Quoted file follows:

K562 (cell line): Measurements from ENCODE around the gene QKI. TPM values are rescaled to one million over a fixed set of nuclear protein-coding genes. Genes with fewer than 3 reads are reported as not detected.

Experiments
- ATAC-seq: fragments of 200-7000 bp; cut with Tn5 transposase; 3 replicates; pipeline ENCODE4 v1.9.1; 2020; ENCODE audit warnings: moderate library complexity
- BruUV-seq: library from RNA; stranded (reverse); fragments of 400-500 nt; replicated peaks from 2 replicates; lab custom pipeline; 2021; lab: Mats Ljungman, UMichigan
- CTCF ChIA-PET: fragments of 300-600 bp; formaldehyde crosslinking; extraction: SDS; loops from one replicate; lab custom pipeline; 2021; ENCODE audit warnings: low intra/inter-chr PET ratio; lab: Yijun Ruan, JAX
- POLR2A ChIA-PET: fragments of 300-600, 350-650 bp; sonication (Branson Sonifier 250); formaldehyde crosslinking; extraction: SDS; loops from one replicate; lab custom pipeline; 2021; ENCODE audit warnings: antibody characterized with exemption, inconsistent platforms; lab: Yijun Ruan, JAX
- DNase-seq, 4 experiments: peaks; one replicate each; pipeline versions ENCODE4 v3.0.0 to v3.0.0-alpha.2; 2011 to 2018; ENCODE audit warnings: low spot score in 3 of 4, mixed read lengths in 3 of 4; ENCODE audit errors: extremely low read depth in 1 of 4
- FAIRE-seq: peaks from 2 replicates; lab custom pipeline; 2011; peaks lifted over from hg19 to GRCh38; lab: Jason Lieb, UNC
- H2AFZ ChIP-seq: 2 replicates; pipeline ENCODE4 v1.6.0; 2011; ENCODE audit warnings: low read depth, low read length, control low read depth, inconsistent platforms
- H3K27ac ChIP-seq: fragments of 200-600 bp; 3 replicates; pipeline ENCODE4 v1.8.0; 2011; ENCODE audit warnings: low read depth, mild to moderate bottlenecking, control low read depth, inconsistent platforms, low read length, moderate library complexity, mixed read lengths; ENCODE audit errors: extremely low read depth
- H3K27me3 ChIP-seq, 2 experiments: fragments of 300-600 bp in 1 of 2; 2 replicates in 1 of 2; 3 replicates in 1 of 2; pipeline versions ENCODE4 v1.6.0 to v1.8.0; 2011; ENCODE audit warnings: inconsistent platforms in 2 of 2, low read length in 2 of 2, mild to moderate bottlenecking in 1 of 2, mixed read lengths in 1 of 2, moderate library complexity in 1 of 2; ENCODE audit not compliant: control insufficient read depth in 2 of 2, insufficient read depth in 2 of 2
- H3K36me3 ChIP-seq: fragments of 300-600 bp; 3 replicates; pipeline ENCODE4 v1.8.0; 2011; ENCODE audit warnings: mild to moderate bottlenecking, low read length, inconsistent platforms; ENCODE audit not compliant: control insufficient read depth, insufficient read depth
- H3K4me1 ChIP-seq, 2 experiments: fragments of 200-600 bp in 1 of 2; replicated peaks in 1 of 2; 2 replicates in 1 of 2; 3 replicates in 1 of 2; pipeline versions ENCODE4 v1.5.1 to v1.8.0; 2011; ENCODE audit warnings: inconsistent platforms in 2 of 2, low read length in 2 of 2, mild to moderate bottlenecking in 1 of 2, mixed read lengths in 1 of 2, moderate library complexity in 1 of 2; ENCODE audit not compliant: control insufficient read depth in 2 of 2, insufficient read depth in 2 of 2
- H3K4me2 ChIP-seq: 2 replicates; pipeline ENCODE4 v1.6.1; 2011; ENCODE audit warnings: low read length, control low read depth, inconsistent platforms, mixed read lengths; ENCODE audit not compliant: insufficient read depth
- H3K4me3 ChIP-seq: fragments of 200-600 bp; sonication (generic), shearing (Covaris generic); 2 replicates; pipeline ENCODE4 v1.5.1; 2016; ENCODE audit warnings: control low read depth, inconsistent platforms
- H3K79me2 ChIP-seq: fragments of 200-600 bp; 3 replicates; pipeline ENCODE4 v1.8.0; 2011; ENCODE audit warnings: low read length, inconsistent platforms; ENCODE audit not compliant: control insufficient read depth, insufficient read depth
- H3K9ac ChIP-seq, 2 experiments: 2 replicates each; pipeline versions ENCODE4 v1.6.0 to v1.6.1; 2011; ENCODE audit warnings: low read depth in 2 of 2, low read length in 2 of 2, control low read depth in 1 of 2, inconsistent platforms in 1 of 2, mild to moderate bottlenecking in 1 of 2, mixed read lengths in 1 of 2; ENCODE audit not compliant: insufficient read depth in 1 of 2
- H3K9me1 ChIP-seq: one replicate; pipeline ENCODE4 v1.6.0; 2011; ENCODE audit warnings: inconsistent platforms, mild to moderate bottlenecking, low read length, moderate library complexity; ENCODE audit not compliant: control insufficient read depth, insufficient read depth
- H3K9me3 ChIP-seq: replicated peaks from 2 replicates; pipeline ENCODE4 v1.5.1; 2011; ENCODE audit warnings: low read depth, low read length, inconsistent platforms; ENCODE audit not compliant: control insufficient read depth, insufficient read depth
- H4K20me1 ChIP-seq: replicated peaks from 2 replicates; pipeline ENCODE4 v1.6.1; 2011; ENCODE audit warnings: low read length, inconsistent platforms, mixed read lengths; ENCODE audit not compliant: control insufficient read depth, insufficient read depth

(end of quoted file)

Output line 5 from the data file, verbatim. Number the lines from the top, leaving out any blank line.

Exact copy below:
- CTCF ChIA-PET: fragments of 300-600 bp; formaldehyde crosslinking; extraction: SDS; loops from one replicate; lab custom pipeline; 2021; ENCODE audit warnings: low intra/inter-chr PET ratio; lab: Yijun Ruan, JAX